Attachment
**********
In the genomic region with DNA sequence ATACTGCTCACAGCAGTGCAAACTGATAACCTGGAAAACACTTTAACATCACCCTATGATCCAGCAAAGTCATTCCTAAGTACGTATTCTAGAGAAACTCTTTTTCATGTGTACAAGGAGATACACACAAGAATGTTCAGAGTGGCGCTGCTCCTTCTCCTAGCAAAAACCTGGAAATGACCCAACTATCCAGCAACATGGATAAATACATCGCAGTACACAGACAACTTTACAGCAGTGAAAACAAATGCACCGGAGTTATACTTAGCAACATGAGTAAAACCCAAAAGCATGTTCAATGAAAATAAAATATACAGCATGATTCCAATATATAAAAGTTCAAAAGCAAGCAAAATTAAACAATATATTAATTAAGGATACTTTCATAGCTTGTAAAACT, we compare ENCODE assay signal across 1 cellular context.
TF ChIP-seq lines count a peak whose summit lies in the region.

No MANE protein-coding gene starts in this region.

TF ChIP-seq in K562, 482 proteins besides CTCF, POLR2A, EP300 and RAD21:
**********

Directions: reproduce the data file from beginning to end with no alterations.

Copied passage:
In the genomic region with DNA sequence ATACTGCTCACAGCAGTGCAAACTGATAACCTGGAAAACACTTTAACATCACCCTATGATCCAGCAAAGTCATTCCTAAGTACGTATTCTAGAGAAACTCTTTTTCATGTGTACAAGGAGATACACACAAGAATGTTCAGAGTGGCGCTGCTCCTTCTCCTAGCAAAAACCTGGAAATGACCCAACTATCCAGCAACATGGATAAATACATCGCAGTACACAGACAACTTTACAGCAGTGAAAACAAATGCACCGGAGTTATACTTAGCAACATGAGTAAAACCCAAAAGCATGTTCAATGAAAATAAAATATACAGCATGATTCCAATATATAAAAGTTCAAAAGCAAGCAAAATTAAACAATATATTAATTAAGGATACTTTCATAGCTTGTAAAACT, we compare ENCODE assay signal across 1 cellular context.
TF ChIP-seq lines count a peak whose summit lies in the region.

No MANE protein-coding gene starts in this region.

TF ChIP-seq in K562, 482 proteins besides CTCF, POLR2A, EP300 and RAD21: